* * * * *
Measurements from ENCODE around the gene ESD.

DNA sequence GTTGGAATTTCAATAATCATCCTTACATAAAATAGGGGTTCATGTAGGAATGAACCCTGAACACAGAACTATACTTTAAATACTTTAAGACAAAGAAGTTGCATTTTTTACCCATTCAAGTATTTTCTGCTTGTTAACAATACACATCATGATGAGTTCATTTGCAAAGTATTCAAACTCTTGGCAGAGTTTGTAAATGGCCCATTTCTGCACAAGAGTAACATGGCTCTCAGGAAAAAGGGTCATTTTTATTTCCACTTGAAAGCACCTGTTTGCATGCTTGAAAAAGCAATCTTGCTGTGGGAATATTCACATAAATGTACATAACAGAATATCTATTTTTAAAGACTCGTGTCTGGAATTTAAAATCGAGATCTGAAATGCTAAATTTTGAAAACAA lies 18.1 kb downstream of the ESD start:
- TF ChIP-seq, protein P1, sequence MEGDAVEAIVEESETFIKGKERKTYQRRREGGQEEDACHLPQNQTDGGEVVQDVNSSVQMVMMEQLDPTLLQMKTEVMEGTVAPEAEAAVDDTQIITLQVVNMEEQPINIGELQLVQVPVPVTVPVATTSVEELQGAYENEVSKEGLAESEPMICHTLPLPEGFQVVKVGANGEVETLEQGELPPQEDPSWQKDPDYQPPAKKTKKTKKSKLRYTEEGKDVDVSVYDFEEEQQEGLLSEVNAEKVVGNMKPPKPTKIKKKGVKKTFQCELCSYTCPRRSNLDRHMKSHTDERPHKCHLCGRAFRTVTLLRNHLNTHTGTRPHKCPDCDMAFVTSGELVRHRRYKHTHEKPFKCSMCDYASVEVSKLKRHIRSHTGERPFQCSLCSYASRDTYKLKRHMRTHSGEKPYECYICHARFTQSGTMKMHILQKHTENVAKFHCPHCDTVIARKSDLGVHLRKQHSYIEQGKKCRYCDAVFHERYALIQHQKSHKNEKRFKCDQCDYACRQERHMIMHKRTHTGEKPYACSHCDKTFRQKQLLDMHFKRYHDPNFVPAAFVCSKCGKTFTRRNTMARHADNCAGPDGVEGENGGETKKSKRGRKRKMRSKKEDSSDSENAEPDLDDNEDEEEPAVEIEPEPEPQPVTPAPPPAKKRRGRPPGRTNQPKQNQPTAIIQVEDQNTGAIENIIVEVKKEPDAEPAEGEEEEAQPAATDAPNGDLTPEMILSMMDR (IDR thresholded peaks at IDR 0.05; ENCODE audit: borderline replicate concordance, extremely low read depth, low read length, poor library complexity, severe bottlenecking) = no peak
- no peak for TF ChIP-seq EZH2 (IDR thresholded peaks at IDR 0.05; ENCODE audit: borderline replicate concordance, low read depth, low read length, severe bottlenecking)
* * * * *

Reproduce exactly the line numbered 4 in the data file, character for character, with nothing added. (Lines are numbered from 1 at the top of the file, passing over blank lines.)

- no peak for TF ChIP-seq EZH2 (IDR thresholded peaks at IDR 0.05; ENCODE audit: borderline replicate concordance, low read depth, low read length, severe bottlenecking)